Notes on Music

Notes on Music is heard throughout the week on KLRE, Classical 90.5, and is written and voiced by Ray Moore.

Ray Moore is Professor Emeritus of Music and former Director of Choral Studies at the University of Arkansas at Little Rock. 

Dr. Moore received his Bachelor's degree in music from Texas Tech University, and both his Master's and Doctorate from Columbia University.

Moore has published a book, High Notes and Low, based on his Notes on Music spots. You can learn more about his book in this video:

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Notes on Music
3:28 pm
Wed March 5, 2014

Classical Music and Fitness

Do you go jogging on weekends, or whenever the opportunity presents itself?  And do you run wearing headphones?

A 1997 study found that listening to music does, indeed, improve competitive athletic performance.

The study doesn’t say, but I’ll bet Carl Orff, Gustav Holst, and John Williams are among the top classical composers driving our feet forward.

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Notes on Music
3:08 pm
Wed March 5, 2014

Classical Music and Food

It’s no secret that classical musicians enjoy good food.

In this regard, a number of cookbooks have been published dealing with musicians’ tastes, including Francine Segan’s Opera Lover’s Cookbook, and The Favorite Dishes of the World’s Most Famous Musicians compiled by the Minneapolis Symphony.

These are certainly favorites for my cuisine shelf!

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Notes on Music
3:01 pm
Wed March 5, 2014

Choral Music in America

A drawing of Berlioz conducting a choir by Gustave Doré.

Choral music is obviously a very important component in the lives of musicians.

The International Journal of Choral Singing reports that over twenty-three million American adults sing weekly in over 250 community choirs.

With this great choral activity, I wonder why instrumental music dominates the broadcasts of so many of our classical-music stations.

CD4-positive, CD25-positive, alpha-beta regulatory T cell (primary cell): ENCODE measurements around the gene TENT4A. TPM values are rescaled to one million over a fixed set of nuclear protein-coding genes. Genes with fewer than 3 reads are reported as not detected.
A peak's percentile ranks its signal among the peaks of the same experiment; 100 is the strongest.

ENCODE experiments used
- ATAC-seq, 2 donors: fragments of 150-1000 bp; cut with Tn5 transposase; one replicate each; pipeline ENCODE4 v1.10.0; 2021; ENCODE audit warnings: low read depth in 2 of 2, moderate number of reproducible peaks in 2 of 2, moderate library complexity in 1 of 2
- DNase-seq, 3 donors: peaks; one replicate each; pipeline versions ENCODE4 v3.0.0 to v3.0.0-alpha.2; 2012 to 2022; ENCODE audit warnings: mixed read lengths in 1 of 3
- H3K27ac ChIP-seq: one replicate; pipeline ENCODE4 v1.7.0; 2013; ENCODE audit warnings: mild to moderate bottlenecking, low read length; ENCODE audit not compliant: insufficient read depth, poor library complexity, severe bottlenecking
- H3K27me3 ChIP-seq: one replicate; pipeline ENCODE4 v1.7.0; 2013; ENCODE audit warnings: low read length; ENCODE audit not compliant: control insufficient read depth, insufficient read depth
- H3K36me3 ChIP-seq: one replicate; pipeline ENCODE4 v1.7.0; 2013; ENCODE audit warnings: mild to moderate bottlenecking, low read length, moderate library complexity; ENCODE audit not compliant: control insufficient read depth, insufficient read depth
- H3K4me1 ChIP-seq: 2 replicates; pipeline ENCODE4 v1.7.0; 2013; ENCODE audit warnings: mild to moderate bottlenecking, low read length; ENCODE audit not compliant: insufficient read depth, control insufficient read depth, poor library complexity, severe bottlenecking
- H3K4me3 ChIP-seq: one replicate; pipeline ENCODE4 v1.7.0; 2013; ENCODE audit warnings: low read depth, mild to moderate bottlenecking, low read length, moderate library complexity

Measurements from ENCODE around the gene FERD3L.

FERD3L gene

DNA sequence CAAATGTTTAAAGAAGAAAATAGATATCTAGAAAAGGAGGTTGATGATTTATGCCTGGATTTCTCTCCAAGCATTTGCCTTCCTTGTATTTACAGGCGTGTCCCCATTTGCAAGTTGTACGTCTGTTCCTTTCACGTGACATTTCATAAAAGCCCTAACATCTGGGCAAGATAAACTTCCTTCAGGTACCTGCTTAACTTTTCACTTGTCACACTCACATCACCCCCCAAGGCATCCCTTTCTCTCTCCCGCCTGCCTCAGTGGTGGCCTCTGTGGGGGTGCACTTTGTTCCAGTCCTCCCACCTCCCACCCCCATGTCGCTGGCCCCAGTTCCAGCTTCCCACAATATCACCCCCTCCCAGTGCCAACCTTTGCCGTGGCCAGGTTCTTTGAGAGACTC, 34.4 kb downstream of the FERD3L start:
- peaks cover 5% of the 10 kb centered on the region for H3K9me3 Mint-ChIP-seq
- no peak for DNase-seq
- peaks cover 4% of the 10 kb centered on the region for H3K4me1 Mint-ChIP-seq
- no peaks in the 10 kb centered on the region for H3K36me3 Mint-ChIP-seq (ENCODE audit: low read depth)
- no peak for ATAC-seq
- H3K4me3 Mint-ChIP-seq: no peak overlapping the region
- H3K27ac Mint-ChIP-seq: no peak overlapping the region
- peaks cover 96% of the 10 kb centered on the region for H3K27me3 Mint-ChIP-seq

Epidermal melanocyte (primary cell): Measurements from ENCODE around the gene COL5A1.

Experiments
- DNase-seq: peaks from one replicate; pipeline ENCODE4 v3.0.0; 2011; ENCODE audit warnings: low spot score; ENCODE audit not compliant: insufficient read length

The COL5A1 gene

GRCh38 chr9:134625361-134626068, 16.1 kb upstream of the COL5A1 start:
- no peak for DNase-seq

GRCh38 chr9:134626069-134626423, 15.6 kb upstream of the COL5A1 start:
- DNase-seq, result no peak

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Notes on Music
2:33 pm
Wed March 5, 2014

Classical Music at the Sochi Olympics

With the Olympics in the spotlight this year, music has played an important part in the competitions, especially the figure skating events.

However, it seems that music written by Mamoru Samuragochi, who claims to be deaf, was actually composed by a ghostwriter.

Even so, his music was still used in performances in Sochi.  I presume he is in great disgrace.

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Notes on Music
3:30 pm
Fri February 28, 2014

Jokes About Musicians

Jokes about musicians abound, especially in the “how many” category.

Examples?

“How many drummers does it take to change a light bulb?” Answer: “Oops, I broke it!”

“How many folk singers does it take?” Answer: “One to change it and five to sing about how good the old one was.”

And, “How many conductors to do the same?” Answer: “No one knows; no one ever looks at him.”

Ouch!

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Notes on Music
3:25 pm
Fri February 28, 2014

The Nutcracker

 Tchaikovsky’s ballet, The Nutcracker, was received rather poorly when it debuted.

One critic wrote, “For dancers, there is relatively little in it, for art, absolutely nothing, and for the artistic fate of our ballet in general, one more step downward.”

Not so, of course.

More people have seen this wonderful ballet than any other.

Indeed, it has become a Christmastime ritual.

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Notes on Music
3:19 pm
Fri February 28, 2014

Least Popular Jeopardy Category: Classical Music

The television show Jeopardy is a staple of many people who love trivia.

What are the top most popular categories?

“Before and After” leads the pack, with “Literature”, “Science”, and “Word Origins” close behind.

But what is the least popular category? Unfortunately it is “Classical Music.”

I wonder what that says about our educational priorities?

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Notes on Music
3:09 pm
Fri February 28, 2014

Verdi With A Money Back Guarantee

Verdi’s operas were generally adored by most Italians, but one Prospero Bertani took exception.

After a performance of Aida, Bertani wrote complaining to Verdi that he had wasted thirty-two lira on his rail journey, tickets, and dinner, demanding to be repaid.

Verdi sent him twenty-seven lira instead, saying that, “He could very well have eaten at home!”

Notes on Music
3:00 pm
Fri February 28, 2014

Giuseppi Verdi

Giuseppi Verdi

Giuseppi Verdi was such a well-known composer in his native Italy that everyday matters, like his mailing address, were never an issue.

When Verdi once asked a new acquaintance to mail him something, the man asked for his address.

Verdi replied, “Oh, my address is simply “Maestro Verdi, Italy.”

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Notes on Music
2:48 pm
Fri February 28, 2014

Nos Galan

Perhaps you sang Deck the Halls this past Christmas. But did you know that it was taken from a Welch song entitled Nos Galan, a traditional New Year’s Eve carol published in 1794?

However, the words were eventually changed to fit the Christmas season.

And well they should have been, since the original poem goes: “Oh! how soft my fair one’s bosom, fa,la, la, la, la, la, la, la, la!

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